You Can’t Go Wrong With Kristen Heitzmann

I am a huge fan of Kristen Heitzmann and I have managed to completely lose myself in every book of hers that I’ve read so far- including Breath of Dawn. In some respects this is the third novel in a series (A Rush of Wings and The Still of Night), however the story is complete in itself and if you haven’t read the previous two books (I hadn’t) you’ll discover that there’s background that you’re missing but it will not detract from your enjoyment or appreciation of the story, it does stand alone. (But prepare yourself – you will want the other two books!) Breath of Dawn is great entertainment; the characters are dynamic and interesting, the plot is creative and suspenseful, and the romance is pretty intense for a Christian novel. Its a story you are guaranteed to get so caught up in, you’ll have a hard time putting the book down. I loved it, but I want to write a helpful and fair review, so I will concede that there are some aspects of this novel that a critical reader may fault. First among these is the perfection of Morgan Spencer, one of the primary characters. Many critics say a perfect character is boring or simply annoying. I’d say its a matter of opinion and portrayal, but there’s no question that Morgan is depicted as exceedingly handsome, incredibly rich and powerful, and an ideal – (if overly-doting) father to his two-year old daughter (who also happens to be a perfect character, and one that I did find annoying, as my experience with two-year olds seems to have left me jaded). Morgan is, perhaps, the ultimate man from a woman’s perspective; his insights and judgments are always correct, he is emotionally intuitive, he’s strong, decisive and powerful. If a perfect male character bothers you, be warned. If, on the other hand, you enjoy a clean flight of fantasy, you won’t be disappointed. The other aspect of Breath of Dawn that is open to criticism is that the plot extends beyond realism, making this book a romance in a truly literary sense, as it is imaginative and fantastical more often than it is real or universally applicable. For instance, money is never an obstacle for Morgan, Quinn, or the other ‘good’ characters in the story. Jetting off to Europe, buying a house or two outright, designer clothes at every turn…sounds nice, but not like the life of anyone I know. Furthermore, while Morgan is so grieved over his deceased wife that he is firmly closed to the idea of starting a new relationship, he doesn’t hesitate for a moment in proposing a radical and binding solution to Quinn- a virtual stranger- when he learns that she needs help. If you are a reader that is only satisfied with gritty realism, I have no doubt you’re going to find fault with Breath of Dawn. As for me, every once in awhile I want nothing more than an escape to an imaginary world where there’s intrigue and suspense, sensational romance, the fun of imagining what incredible wealth would be like, a world where the guy is perfect (and therefore perfectly unrealistic), and where love overcomes every obstacle in the end. Perhaps that truly does make me a hopeless romantic. If you are one as well, then take this book for what it is- well-written, climactic, extremely entertaining- and enjoy!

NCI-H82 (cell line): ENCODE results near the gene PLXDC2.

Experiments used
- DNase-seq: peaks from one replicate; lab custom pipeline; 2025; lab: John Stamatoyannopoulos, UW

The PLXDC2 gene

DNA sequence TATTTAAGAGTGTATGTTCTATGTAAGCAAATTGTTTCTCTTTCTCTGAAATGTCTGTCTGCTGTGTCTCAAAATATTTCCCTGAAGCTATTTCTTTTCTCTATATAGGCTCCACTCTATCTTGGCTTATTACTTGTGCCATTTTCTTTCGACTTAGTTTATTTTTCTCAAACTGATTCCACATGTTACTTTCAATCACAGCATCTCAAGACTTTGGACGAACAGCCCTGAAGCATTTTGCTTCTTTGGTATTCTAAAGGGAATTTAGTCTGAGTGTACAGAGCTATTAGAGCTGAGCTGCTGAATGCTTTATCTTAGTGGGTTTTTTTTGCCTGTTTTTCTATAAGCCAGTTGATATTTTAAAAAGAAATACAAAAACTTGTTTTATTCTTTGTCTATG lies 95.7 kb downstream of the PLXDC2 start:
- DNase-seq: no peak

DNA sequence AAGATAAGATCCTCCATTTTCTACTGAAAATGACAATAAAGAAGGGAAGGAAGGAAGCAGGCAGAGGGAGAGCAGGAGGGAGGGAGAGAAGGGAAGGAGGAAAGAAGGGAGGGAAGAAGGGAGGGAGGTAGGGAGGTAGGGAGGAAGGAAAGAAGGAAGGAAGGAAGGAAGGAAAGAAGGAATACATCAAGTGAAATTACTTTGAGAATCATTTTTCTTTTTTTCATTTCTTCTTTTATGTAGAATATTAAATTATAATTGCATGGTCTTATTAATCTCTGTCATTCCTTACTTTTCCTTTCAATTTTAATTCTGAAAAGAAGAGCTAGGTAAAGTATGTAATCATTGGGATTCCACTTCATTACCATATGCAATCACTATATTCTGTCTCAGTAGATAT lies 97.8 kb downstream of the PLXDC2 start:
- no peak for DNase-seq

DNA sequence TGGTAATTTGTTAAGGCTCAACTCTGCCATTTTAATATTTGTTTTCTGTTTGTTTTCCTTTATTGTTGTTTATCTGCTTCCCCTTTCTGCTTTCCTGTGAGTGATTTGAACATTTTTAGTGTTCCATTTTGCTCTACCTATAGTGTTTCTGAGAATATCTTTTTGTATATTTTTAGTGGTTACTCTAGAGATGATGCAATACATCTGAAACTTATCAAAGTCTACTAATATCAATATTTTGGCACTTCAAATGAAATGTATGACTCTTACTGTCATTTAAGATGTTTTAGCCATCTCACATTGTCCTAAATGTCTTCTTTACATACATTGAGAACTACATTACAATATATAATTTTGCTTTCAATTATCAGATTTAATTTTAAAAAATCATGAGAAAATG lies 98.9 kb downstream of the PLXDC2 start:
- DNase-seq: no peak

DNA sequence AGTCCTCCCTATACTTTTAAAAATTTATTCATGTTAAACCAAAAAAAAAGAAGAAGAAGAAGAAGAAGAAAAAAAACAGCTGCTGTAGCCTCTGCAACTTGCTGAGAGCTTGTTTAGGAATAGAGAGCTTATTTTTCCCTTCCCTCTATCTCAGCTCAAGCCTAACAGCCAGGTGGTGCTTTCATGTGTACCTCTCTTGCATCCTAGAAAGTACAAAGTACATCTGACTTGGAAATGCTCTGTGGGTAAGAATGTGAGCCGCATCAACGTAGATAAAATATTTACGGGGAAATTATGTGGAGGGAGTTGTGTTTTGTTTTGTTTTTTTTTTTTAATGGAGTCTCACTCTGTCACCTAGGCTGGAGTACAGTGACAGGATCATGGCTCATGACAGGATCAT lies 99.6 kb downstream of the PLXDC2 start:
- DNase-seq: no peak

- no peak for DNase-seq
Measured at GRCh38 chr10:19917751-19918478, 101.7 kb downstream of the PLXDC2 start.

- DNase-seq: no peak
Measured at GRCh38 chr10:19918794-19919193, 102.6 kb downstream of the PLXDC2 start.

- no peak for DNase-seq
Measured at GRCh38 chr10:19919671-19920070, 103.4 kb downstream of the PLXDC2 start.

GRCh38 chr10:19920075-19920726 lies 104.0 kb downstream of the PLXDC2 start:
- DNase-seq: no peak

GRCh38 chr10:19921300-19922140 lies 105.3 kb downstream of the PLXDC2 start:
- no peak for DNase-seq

I received a complimentary copy of this book for review from Bethany House. I was not required to write a positive review. The opinions I have expressed are my own. I am disclosing this in accordance with the Federal Trade Commission’s 16 CFR, Part 255.

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